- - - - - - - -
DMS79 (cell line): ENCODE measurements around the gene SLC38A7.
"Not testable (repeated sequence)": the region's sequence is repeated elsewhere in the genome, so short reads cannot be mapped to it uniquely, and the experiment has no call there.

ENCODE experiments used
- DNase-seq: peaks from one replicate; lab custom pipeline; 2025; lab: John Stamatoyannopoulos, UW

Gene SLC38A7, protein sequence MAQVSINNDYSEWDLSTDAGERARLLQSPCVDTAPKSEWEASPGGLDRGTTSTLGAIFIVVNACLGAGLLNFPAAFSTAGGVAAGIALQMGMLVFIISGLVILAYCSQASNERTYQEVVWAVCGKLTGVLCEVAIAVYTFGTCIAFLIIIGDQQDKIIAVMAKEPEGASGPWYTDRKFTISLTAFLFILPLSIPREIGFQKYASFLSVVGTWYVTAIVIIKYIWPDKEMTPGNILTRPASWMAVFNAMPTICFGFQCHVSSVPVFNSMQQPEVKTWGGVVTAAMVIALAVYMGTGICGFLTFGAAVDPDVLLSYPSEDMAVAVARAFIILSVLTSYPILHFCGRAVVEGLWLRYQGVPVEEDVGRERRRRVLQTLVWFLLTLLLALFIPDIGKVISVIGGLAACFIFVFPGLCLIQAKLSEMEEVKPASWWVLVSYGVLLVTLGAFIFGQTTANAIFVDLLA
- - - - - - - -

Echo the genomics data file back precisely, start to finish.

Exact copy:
DMS79 (cell line): ENCODE measurements around the gene SLC38A7.
"Not testable (repeated sequence)": the region's sequence is repeated elsewhere in the genome, so short reads cannot be mapped to it uniquely, and the experiment has no call there.

ENCODE experiments used
- DNase-seq: peaks from one replicate; lab custom pipeline; 2025; lab: John Stamatoyannopoulos, UW

Gene SLC38A7, protein sequence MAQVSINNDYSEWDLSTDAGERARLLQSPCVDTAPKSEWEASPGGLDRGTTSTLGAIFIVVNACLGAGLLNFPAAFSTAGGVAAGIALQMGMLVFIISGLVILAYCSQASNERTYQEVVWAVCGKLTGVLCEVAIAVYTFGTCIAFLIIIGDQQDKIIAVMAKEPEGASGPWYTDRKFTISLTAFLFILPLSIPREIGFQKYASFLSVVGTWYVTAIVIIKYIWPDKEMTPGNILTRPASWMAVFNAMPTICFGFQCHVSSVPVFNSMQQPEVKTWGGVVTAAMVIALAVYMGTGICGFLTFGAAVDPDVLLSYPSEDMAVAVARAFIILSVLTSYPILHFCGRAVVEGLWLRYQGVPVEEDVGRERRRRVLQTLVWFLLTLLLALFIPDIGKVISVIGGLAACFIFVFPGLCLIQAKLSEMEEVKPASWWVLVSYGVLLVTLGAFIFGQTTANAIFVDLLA